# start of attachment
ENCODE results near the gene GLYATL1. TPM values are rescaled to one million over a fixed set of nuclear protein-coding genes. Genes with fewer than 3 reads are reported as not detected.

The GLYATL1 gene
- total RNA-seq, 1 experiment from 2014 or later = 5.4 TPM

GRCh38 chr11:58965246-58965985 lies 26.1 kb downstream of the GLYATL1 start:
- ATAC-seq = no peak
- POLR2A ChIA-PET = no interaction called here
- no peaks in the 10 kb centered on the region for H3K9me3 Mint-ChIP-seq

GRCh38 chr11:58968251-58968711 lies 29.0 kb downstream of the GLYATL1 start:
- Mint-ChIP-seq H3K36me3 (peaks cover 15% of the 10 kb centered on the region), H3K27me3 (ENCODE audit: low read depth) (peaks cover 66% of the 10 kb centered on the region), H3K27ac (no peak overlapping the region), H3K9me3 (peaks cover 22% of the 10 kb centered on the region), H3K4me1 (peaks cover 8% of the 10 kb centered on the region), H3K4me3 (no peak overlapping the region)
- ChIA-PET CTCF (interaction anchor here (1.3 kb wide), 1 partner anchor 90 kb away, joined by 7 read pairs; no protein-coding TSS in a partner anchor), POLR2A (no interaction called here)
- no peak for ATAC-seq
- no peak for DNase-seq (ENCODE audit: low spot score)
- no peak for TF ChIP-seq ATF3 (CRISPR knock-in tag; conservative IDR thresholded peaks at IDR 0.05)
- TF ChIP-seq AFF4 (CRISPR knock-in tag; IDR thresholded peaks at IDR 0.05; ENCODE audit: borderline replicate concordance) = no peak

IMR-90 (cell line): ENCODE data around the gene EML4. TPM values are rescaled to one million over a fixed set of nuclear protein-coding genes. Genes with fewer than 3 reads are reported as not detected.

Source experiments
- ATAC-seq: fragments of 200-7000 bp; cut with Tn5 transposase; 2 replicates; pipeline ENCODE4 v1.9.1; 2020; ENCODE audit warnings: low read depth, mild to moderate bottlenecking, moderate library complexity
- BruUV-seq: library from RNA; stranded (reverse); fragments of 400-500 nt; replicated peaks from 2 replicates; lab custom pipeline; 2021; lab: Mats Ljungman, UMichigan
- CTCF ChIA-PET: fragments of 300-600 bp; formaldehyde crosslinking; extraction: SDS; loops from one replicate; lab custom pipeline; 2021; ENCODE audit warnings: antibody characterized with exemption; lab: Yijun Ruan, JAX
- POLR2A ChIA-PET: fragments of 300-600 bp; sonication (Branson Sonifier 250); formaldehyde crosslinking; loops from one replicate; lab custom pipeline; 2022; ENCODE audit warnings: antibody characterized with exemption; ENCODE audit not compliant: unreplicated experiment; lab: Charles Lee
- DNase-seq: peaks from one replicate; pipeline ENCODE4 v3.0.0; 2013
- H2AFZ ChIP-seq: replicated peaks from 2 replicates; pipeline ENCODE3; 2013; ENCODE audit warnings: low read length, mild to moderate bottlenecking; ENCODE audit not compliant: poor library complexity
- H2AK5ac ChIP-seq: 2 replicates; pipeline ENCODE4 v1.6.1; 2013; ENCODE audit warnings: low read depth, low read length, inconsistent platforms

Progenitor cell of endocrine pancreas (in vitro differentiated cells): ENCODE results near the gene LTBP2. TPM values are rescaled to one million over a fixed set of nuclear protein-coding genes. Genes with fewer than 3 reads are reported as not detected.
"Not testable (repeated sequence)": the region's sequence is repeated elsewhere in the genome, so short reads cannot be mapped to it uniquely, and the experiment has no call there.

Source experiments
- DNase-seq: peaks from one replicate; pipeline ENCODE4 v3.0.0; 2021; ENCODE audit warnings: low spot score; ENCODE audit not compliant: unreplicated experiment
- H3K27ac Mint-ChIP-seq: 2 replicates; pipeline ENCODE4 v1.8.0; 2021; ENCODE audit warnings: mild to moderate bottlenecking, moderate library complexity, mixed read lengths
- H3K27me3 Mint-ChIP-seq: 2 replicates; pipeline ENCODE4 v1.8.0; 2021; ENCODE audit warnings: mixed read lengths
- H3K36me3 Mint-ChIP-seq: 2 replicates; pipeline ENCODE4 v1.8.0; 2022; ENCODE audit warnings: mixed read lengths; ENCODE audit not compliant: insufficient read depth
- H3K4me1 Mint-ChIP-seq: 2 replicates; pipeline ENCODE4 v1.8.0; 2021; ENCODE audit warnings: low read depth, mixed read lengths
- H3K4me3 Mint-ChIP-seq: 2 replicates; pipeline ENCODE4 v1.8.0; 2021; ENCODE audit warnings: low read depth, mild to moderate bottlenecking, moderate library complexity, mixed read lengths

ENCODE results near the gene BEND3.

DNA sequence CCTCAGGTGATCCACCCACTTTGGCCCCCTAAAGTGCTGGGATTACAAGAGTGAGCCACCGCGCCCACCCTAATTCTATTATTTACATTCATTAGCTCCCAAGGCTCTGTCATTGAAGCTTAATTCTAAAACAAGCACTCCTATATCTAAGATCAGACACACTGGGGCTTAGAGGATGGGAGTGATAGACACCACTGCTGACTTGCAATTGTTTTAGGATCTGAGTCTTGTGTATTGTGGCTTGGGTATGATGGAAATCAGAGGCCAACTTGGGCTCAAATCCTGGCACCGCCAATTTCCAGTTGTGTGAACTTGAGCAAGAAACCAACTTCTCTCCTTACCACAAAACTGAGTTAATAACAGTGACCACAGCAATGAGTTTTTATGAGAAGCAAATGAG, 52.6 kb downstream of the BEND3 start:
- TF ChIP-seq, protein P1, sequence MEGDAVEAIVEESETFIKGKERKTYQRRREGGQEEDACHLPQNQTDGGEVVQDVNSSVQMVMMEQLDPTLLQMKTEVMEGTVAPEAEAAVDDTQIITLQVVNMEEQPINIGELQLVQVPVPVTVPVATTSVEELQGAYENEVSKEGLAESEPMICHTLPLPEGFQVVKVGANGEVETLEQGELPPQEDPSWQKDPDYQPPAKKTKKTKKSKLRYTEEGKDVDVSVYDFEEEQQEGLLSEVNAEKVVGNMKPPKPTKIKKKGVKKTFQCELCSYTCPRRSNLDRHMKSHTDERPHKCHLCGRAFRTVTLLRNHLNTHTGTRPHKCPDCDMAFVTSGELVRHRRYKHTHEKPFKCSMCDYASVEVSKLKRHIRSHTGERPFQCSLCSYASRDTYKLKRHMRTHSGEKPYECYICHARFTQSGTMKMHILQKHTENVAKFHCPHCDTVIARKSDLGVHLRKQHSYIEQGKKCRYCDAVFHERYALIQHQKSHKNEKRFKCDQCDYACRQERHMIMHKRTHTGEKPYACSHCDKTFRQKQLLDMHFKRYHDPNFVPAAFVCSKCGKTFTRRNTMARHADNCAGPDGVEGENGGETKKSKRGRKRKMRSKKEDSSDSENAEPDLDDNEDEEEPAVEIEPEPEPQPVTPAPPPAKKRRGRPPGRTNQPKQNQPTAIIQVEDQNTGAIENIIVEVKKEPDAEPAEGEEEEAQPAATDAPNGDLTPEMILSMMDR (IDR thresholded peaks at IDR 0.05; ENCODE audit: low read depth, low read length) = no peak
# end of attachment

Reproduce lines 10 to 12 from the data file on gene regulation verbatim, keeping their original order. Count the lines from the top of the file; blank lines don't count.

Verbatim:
- ChIA-PET CTCF (interaction anchor here (1.3 kb wide), 1 partner anchor 90 kb away, joined by 7 read pairs; no protein-coding TSS in a partner anchor), POLR2A (no interaction called here)
- no peak for ATAC-seq
- no peak for DNase-seq (ENCODE audit: low spot score)